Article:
District finds stash of hash in Brackendale, plans to take action

By Gagandeep Ghuman
Published: Feb 6, 2018

District of Squamish officials are asking the council to initiate legal action on a homeowner who had been illegally growing marijuana in a home in Brackendale.

District is initiating legal action against an illegal grow-op it found in Brackendale.
PIC: DOS

DOS officials are asking the council to file a bylaw contravention notice on title and commence legal action on a property to bring the home owners into compliance with local bylaws.

It was in October last year that the district received a complaint about a marijuana growing operation in a home in Brackendale. A month later, the building inspectors visited the property and found evidence of a grow-op operation, although they were not allowed access to the home for further investigation.

When they returned with a notice to inspect, they found out that while there were no changes to the upper floor, the lower floor had been changed to grow marijuana.

“The lower floor appeared to have been converted from a residential occupancy to 2 rooms that are used for intensive production of plant material. There was also an addition to the lower floor with similar details that appears to be a third grow facility,” the inspectors noted in a report to the council.

The building inspectors found there had been “significant alterations” done to the interior as well as the exterior of the building, which included changes to structure, electrical and mechanical systems as well as occupancy class.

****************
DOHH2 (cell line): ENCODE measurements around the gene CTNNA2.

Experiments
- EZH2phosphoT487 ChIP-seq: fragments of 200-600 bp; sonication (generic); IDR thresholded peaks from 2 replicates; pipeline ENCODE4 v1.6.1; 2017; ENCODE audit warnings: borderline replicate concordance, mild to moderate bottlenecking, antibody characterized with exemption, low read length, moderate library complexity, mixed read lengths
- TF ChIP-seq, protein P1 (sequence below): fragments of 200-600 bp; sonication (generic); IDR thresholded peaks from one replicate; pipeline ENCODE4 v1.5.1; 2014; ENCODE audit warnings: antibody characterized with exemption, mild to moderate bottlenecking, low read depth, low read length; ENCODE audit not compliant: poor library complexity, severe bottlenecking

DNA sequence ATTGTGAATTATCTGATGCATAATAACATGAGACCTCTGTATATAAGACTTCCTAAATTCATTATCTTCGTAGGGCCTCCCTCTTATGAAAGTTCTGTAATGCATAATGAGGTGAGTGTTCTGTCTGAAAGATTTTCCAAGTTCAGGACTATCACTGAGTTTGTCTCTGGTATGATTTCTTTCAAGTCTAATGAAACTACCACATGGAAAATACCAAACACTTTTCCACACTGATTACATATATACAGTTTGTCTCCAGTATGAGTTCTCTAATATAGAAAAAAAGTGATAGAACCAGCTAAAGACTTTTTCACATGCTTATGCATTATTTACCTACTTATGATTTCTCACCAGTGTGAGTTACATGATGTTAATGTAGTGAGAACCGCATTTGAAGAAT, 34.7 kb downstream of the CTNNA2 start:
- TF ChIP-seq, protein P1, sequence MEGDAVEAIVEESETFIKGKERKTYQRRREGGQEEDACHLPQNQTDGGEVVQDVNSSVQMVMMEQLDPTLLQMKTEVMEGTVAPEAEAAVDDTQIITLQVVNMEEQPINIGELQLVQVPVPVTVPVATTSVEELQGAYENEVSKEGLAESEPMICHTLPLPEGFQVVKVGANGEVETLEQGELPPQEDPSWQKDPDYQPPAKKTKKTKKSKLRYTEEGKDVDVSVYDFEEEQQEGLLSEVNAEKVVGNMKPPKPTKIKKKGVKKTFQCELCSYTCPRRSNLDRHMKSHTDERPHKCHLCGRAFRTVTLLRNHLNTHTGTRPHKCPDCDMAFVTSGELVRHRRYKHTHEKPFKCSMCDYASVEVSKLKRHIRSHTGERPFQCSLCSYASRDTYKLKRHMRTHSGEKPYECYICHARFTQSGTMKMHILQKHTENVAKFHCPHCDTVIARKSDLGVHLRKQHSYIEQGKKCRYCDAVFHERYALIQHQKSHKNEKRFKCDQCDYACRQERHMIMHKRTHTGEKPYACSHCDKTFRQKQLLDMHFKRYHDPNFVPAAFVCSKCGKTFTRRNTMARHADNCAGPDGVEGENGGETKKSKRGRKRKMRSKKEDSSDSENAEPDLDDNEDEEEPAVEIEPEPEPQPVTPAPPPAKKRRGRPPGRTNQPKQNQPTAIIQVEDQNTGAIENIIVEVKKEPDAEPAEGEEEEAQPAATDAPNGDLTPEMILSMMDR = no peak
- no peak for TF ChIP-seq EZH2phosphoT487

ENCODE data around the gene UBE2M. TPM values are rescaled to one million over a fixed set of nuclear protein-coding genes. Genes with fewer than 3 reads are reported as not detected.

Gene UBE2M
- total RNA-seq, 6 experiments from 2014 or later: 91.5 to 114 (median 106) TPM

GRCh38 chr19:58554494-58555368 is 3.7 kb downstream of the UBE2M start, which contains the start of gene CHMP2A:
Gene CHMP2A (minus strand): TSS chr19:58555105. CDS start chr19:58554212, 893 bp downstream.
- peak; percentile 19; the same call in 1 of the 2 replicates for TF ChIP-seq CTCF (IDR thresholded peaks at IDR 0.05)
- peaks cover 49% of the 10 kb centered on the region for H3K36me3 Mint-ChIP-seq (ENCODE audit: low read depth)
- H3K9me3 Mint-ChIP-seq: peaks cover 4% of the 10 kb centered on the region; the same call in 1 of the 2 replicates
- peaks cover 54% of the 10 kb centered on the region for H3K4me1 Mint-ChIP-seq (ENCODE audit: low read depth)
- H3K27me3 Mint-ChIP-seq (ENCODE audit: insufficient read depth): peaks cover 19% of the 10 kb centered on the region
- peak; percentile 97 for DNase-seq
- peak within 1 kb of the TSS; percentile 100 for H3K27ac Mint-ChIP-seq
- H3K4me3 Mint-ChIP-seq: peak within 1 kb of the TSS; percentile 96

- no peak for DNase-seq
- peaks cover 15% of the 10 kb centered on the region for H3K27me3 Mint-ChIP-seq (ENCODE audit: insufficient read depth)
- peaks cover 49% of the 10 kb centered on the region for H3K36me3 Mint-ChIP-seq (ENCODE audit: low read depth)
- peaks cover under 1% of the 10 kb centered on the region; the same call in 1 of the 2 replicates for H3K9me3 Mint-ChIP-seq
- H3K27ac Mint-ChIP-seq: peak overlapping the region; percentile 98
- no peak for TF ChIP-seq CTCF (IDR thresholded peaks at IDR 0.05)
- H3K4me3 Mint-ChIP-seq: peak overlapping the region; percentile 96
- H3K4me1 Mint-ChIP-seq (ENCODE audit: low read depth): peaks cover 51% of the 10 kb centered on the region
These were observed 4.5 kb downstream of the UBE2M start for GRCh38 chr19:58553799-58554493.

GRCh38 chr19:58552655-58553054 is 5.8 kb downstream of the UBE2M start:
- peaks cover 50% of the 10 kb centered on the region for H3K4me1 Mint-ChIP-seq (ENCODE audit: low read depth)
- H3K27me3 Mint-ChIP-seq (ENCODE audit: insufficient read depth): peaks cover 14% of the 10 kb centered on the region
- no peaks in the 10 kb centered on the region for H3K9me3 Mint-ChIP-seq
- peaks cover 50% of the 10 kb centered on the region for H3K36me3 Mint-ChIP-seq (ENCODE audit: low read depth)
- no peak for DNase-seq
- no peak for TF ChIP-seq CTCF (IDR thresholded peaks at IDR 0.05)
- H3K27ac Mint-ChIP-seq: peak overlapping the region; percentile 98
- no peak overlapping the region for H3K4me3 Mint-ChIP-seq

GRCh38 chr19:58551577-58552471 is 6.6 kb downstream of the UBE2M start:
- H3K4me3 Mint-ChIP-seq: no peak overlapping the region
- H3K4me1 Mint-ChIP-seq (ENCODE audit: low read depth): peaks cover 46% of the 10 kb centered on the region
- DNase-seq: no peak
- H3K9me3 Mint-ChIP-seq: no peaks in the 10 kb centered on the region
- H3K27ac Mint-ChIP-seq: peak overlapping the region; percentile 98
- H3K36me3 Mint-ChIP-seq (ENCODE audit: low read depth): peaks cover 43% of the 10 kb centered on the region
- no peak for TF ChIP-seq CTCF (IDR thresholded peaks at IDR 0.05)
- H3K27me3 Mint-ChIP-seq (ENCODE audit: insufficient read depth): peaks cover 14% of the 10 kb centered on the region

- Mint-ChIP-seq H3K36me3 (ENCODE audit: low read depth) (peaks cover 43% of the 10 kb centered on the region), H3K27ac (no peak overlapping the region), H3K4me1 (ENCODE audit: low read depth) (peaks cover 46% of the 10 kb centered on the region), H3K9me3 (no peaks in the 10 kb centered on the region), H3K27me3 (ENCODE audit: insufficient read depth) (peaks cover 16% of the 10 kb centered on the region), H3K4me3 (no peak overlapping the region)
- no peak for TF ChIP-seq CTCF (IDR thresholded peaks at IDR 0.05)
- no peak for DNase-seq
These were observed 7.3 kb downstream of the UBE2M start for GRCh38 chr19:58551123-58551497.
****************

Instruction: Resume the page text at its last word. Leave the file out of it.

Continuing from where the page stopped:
“The inspectors note that the occupancy classification is significant because as per BC Building Code regulations, not all occupancies can exist adjacent to each other without significant construction details to protect one from the other. This includes most notably, fire separations and environmental separation.” they told the council.

The officials found no evidence of any building permits on record for any of the alterations and it seemed like they had been made only recently. The staff are recommending a notice be placed on the land title of the property, a common method to bring a properly in compliance with local bylaws.

“Based on the nature of the non-compliance on this property, this case falls in the high risk category and staff believe this approach is the best short term solution to identify the life safety risk and reduce the liability to the community while we move towards compliance,” the staff informed the council.

The applicant has been notified of this council agenda as a requirement of Section 57 of the Community Charter and given the opportunity to speak to it if he or she so decides.

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